Whatever happens, let’s hope that fitness finds a way to welcome and accommodate first-time exercisers instead of catering to consumers who are already fit. Ultimately, that’s where the biggest opportunity lies — in broadening the base of fitness seekers, not competing for them.

🎙On The Podcast

This week, on the Fitt Insider podcast, we’re excited to bring you the first episode of Startup Spotlight — a recurring series where we speak with early-stage founders working on fitness and wellness startups.

Episode 53: Cam Porter, the Founder and CEO of Core.

Core is making it easy for fitness instructors to create a branded digital experience across iOS, Android, and the web. The company’s content and client management tools help instructors launch and scale their business.

In this episode, we discuss:

  • The current state of digital fitness
  • The disconnect between fitness and health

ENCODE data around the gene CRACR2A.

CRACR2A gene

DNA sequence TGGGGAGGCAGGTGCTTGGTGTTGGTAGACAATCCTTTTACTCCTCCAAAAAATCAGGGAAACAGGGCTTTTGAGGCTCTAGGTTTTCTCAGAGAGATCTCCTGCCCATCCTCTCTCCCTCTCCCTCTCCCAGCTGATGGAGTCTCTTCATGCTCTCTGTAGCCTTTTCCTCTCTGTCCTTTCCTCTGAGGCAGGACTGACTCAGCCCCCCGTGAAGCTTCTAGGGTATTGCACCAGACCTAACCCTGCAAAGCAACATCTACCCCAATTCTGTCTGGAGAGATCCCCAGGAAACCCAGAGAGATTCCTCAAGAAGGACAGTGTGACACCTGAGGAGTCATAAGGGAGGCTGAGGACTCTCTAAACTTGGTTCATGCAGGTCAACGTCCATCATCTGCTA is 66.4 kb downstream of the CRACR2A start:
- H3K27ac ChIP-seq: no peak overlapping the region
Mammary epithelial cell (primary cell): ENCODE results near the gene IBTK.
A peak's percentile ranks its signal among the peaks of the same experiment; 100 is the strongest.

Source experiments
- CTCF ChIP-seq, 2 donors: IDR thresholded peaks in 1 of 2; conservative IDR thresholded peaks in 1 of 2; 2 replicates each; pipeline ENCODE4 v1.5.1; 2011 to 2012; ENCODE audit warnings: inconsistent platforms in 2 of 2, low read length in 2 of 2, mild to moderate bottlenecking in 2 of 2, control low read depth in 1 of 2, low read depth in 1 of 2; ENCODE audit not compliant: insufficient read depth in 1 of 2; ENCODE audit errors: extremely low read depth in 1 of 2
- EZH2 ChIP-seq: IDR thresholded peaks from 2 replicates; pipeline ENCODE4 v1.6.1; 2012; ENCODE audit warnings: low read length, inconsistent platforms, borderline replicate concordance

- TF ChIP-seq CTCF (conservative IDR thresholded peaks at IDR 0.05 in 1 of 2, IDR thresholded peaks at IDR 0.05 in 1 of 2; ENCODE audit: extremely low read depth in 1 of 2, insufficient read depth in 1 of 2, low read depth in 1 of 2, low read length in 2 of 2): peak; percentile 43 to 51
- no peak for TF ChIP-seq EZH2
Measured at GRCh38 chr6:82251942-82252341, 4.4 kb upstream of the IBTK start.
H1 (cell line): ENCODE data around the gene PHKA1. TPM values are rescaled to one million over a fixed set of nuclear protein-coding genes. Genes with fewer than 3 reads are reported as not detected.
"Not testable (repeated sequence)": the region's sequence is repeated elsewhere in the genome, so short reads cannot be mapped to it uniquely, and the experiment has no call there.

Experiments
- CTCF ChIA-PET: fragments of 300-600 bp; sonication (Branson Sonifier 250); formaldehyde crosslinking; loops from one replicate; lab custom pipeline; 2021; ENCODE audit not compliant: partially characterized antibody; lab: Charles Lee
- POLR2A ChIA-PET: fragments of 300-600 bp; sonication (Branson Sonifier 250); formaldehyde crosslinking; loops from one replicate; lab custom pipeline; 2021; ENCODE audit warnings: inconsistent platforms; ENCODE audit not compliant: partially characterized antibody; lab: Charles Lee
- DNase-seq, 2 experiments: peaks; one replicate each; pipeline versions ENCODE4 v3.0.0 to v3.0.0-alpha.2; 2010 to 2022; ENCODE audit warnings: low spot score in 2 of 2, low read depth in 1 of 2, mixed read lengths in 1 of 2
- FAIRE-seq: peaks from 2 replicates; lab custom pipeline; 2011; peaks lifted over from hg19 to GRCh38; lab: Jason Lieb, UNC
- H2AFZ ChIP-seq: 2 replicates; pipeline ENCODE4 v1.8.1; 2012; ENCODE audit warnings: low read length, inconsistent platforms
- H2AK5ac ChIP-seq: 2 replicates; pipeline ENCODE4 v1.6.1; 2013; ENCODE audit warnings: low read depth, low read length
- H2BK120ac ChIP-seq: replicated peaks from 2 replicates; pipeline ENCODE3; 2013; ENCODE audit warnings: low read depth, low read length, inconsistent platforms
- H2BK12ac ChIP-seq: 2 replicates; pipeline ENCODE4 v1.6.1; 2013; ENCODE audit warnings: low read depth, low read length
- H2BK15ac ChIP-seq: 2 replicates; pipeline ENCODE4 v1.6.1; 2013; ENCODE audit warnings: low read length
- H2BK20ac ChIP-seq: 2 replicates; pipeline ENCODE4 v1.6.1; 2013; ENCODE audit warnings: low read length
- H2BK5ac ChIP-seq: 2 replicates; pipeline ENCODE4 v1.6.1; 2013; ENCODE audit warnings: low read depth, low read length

• Empowering instructors to build an online business
  • Challenges Core is working through to bring its product to market

Listen to the full episode here.

A quick note: We’re working with Cam and the Core team in an advisory role. We’re excited to play a small part in helping fitness instructors grow their businesses.

🏛See You In Court

As connected fitness becomes more competitive, the category is growing more litigious.

The latest: ICON Health & Fitness is suing Peloton for patent infringement.

The claim: Parent company of brands like NordicTrack and iFit, ICON claims to own patents for two features Peloton added to its newly released Bike+, stating:

“Some companies, like Peloton, have built (at least in part) entire businesses on the back of ICON’s patented technology.”